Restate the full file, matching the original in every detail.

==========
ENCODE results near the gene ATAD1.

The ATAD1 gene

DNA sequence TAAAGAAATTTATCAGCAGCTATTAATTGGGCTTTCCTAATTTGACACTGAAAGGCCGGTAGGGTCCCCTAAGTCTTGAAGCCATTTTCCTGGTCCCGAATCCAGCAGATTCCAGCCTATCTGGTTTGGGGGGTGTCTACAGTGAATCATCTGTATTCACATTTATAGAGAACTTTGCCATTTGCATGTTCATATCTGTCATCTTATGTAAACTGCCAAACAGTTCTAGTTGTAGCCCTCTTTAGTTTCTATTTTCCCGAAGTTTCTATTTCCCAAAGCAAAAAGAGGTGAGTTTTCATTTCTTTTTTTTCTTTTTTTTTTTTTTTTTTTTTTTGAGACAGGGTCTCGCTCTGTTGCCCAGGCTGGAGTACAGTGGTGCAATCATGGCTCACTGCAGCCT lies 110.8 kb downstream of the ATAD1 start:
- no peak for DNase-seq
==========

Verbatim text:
ENCODE results near the gene ATAD1.

The ATAD1 gene

DNA sequence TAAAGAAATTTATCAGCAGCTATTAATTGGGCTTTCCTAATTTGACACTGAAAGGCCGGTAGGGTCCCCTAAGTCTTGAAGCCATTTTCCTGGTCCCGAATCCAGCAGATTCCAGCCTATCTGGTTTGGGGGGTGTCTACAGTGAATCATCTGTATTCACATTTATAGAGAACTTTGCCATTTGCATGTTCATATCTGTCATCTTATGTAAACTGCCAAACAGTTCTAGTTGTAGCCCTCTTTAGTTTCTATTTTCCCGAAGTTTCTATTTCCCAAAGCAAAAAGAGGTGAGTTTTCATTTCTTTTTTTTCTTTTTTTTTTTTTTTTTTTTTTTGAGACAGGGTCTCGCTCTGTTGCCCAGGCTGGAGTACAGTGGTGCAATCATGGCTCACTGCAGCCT lies 110.8 kb downstream of the ATAD1 start:
- no peak for DNase-seq